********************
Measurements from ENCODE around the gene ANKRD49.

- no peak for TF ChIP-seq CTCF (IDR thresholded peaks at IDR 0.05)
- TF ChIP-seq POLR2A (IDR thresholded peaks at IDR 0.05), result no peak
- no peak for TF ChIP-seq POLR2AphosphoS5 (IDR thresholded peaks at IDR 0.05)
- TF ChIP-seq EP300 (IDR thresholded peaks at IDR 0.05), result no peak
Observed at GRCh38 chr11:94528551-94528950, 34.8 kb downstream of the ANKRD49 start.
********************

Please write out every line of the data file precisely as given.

Measurements from ENCODE around the gene ANKRD49.

- no peak for TF ChIP-seq CTCF (IDR thresholded peaks at IDR 0.05)
- TF ChIP-seq POLR2A (IDR thresholded peaks at IDR 0.05), result no peak
- no peak for TF ChIP-seq POLR2AphosphoS5 (IDR thresholded peaks at IDR 0.05)
- TF ChIP-seq EP300 (IDR thresholded peaks at IDR 0.05), result no peak
Observed at GRCh38 chr11:94528551-94528950, 34.8 kb downstream of the ANKRD49 start.